NASA lunar lander design plans revealed

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Flight can reveal NASA's draft plans for its Constellation programme's Lunar Lander team, as the US space agency prepares for a lessons-learned meeting with a dozen retired Apollo Lunar Module engineers on 20 July.

The engineers worked on the Apollo Lunar Module reliability and maintainability team for its prime contractor Grumman, now known as Northrop Grumman, and the 20 July technical interchange meeting (TIM) is the latest in a series the company and agency have held since late 2006.

Meanwhile NASA started earlier this year to recruit for its own Constellation Lunar Lander project office. In the draft roadmap obtained by Flight, that office's intial team should now be assembled and its preliminary Lander design is expected to take up to nine months to develop.

A baseline Lander design, referred to as the Lunar Surface Access Module (LSAM), was proposed under the 2005 NASA Exploration Systems Architecture Study report, on which Constellation is based.

However, despite that and five subsequent crew and cargo lander concepts from across NASA's centres, the project office is now undertaking a Lunar Design Analysis Cycle (LDAC)-1 for the Constellation Lander, which could be called Artemis. This will be completed at the end of this month.

Then LDAC-2 will start and NASA plans independent reviews of its work at the end of LDAC-3 in October. This will involve the NASA Engineering and Safety Center, the agency's Independent Program Assessment Office and its Office of Program Analysis and Evaluation. This leads to an updated baseline design by mid-February 2008. Industry input may not occur until April next year, by which time a draft Lander system requirements document (SRD) will be completed. After the industry comments are received the SRD will be revised.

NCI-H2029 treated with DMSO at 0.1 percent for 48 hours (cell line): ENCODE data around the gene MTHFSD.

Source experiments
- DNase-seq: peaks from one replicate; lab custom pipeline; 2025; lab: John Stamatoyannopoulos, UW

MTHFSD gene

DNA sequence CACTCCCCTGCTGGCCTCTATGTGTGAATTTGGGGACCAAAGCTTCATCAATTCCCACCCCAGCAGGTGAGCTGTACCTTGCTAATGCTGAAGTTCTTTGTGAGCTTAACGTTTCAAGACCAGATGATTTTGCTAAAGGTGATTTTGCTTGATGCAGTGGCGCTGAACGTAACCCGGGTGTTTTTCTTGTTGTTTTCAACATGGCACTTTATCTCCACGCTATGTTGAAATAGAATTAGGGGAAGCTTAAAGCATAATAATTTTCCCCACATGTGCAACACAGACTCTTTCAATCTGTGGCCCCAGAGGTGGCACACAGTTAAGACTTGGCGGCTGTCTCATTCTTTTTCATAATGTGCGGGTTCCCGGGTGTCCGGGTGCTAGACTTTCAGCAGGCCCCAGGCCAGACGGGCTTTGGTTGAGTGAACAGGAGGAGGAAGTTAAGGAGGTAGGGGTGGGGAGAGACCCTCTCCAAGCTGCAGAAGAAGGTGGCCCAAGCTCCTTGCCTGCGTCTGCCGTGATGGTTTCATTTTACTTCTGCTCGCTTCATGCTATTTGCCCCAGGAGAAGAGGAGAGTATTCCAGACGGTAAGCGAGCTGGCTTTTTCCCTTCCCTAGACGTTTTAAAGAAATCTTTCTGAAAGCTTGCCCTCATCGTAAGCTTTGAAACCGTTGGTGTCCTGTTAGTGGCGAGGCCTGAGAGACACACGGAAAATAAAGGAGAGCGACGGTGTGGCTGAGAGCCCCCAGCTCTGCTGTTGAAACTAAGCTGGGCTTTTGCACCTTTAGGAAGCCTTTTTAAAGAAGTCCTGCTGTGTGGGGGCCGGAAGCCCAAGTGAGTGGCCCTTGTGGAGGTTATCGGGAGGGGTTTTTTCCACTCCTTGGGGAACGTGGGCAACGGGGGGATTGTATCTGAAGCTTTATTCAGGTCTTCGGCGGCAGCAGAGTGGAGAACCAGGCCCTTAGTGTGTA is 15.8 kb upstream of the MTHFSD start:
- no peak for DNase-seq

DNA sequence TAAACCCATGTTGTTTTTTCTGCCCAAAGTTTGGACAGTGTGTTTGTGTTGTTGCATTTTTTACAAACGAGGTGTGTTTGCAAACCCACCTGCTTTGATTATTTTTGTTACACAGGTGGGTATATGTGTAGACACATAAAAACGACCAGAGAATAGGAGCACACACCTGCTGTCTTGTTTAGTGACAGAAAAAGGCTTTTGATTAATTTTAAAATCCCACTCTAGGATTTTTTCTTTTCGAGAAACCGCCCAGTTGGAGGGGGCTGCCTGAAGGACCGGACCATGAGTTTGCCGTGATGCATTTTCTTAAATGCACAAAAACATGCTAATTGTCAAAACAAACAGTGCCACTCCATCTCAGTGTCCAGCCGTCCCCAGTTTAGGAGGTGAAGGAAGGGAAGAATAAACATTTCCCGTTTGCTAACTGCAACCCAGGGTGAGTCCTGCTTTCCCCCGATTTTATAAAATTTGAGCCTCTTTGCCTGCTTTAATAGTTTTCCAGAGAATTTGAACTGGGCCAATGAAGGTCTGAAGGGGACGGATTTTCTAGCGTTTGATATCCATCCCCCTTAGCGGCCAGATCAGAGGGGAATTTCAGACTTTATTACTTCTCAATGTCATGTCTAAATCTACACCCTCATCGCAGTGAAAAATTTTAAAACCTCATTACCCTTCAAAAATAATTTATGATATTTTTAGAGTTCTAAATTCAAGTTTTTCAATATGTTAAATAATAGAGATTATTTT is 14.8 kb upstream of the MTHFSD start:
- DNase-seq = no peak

"In fiscal year 2009 [the project office will] have a vehicle requirements review [and] baseline requirements [review]," says NASA. Fiscal 2009 runs from October 2008 through September 2009.

The project office will then build hardware test beds to 2011. Issues to be resolved are: how much money will be available from 2009 to 2011 how to expand the office from its current crop of engineers to include project management staff that produce request for proposals for industry and how far does NASA take the in-house Lunar Lander design?

NASA has taken a different approach for each of its Constellation vehicles. Competing contractors developed their own Orion crew exploration vehicle designs that were compared with NASA's, by the agency, during the tender process. The agency and winning contractor designs were then reconciled. For the Ares I crew launch vehicle the design and development of its first stage has been awarded to Alliant Techsystems, provider of the Space Shuttle's solid rocket booster on which the stage is based.

The Ares I upper stage is a wholly government design and integration of both stages and the Orion is to be carried out by NASA. Northrop's last TIM took place in early May in Bethpage, New York state, in the same conference room where Apollo's Lunar Module was developed. Those present included Northrop project managers and engineers and NASA representatives led by Lauri Hanson, the Lunar Lander project manager.

Issues that Northrop has decided warrant additional research include protection against space radiation, micrometeoroid strikes and the mitigation of lunar dust contamination. Just as Constellation is adopting the name Lunar Lander, instead of LSAM, Apollo dropped the word excursion from its vehicle's original name Lunar Excursion Module.